In accordance with another aspect, the invetion is directed to a method of compositional analysis of a heterogeneous material of one or more components. The method comprises steps of: (a) directing a pulse of laser radiation at a target of the heterogeneous material to ablate an amount thereof, and to form an ablation crater having a depth and (b) determining the concentration of one or more selected components in the heterogeneous material ablated from the target. The method further includes steps of (c) measuring the depth of the ablation crater, and (d) determining in situ and in real time a composition of the heterogeneous material at the depth.
 In another aspect, the invention is directed to an apparatus for compositional analysis of a heterogeneous material of one or more components. The apparatus comprises a laser source for producing an ablation beam of laser pulses of sufficient fluence to ablate an amount of the heterogeneous material from a target under study and thereby to form an ablation crater of a depth. The apparatus further includes a spectrometric device for detecting and determining the concentration of one or more selected components in the heterogeneous material ablated from the target and an optical device for measuring in situ and in real time the depth of the ablation crater.
 In yet another aspect, the apparatus includes the optical or mass spectrometric device for a spectrochemical analysis. The optical spectrometric analysis analyzes light emitted by the plasma produced above the target concomitantly with the laser ablative event or following the transport of the ablated material to an auxiliary plasma discharge (for example an inductively coupled plasma) where the material is excited to emit light. The mass spectrometric analysis detects and determines the concentration of one or many selected components in the material ablated from the target, following its transport to said auxiliary plasma discharge, from which it is extracted in ionized form.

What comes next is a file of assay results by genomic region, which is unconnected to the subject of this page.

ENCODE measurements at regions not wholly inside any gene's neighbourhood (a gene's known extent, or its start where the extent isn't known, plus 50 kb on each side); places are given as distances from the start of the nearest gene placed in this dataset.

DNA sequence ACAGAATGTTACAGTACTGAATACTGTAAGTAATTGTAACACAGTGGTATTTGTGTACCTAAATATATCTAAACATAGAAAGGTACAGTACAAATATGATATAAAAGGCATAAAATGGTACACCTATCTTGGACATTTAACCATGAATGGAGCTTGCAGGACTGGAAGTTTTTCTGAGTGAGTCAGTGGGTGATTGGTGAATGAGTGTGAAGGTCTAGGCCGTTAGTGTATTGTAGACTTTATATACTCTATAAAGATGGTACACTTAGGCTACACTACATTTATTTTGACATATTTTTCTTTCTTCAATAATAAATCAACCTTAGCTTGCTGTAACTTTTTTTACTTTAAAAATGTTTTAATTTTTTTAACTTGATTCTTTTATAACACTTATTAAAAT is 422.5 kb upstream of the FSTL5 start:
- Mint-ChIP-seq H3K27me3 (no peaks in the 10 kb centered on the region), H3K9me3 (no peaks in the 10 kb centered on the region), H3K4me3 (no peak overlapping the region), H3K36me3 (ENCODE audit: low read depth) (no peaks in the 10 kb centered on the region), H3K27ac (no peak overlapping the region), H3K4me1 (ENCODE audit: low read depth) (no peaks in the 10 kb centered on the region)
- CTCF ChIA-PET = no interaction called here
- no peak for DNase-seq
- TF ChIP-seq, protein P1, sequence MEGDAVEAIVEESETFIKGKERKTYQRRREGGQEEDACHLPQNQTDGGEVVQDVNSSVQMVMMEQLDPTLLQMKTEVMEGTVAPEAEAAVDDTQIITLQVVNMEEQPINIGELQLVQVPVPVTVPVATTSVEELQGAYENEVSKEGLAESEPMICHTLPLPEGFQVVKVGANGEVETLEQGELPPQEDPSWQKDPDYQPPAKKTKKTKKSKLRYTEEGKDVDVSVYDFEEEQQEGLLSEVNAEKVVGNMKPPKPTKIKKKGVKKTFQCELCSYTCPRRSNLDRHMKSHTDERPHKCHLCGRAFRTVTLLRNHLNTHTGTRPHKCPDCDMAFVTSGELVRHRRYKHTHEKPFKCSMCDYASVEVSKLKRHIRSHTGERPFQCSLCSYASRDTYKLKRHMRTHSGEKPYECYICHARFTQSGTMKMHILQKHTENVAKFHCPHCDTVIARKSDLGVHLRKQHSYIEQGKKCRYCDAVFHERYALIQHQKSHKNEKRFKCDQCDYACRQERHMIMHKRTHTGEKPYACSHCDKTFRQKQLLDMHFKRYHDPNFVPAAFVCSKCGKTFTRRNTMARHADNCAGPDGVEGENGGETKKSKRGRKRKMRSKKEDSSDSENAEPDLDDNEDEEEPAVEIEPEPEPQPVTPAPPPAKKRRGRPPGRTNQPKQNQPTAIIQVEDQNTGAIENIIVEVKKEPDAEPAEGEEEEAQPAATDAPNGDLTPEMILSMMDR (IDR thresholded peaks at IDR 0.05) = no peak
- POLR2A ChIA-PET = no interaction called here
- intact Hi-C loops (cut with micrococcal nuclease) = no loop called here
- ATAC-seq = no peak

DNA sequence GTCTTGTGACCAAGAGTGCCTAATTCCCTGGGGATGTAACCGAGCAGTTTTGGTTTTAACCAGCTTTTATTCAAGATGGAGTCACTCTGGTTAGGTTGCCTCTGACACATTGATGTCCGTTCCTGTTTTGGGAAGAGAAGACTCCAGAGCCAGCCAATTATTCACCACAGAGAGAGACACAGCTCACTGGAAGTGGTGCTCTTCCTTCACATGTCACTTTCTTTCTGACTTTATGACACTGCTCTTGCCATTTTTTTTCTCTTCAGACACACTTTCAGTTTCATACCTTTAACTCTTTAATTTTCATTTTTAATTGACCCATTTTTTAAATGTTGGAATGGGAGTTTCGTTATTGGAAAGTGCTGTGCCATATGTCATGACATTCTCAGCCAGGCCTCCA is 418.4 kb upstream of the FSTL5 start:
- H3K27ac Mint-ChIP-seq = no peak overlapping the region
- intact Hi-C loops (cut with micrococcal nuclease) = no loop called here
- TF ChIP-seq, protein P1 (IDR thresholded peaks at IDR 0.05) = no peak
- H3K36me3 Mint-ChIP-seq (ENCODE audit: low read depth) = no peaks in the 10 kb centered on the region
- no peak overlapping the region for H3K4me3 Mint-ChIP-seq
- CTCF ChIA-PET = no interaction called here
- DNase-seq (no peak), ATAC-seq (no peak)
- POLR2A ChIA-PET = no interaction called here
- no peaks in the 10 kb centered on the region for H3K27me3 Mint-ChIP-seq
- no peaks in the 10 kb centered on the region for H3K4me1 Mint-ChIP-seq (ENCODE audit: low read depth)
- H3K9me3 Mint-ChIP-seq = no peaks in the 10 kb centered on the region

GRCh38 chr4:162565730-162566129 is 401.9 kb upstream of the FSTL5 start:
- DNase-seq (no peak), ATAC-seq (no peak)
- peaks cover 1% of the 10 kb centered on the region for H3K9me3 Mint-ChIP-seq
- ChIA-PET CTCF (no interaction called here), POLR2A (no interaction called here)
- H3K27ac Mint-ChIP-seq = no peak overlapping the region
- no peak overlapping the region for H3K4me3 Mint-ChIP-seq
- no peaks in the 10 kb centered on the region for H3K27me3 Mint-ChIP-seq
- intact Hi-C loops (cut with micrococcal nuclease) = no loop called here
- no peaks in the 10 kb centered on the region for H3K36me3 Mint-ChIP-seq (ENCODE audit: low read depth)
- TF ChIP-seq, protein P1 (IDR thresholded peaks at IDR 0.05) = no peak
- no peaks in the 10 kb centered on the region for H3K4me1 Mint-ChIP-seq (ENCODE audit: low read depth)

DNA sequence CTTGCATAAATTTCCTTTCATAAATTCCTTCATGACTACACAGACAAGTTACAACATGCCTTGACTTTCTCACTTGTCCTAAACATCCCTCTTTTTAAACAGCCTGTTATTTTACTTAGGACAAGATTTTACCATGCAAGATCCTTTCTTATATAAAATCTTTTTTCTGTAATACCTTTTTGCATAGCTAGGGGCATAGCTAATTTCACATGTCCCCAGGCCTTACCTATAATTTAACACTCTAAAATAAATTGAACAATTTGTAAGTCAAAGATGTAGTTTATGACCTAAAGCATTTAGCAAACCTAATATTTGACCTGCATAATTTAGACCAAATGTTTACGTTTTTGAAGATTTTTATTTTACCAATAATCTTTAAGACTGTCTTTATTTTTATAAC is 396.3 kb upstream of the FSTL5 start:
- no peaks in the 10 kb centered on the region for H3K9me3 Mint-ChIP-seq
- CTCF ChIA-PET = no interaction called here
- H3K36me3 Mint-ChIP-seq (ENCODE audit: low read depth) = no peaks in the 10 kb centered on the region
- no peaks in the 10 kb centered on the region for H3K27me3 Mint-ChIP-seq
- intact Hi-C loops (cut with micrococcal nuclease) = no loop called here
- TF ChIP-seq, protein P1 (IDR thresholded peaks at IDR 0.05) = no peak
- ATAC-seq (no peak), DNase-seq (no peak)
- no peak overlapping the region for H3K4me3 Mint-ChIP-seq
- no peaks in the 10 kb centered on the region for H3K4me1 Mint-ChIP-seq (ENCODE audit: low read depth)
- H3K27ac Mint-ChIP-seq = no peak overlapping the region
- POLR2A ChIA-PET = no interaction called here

In a yet further aspect, the invention includes an optical device for measuring the depth of the ablation crater. The optical device may be a confocal microscopy device, a laser triangulation device, or an interferometer using a short coherence length light source.
 The radial distribution of energy in the laser beam may be tailored in such a way as to provide a substantially uniform beam, thus producing a crater with flat bottom and steep walls, which generally leads to an improvement in depth resolution.
 The objects, features and advantages of the present invention will become apparent from the following detailed description of the invention in conjunction with the drawings in which:
FIG. 1 is an overall block diagram of the invention according to a preferred embodiment.
FIGS. 2a and 2 b show two possible embodiments of the invention where the depth measuring function is realized by interferometry with a short coherence length source.
FIGS. 3a to 3 d show different configurations of the laser ablation beam and depth measurement beam.
FIG. 4 shows two different emission spectra, one characteristic of the tablet coating and one characteristic of the tablet core.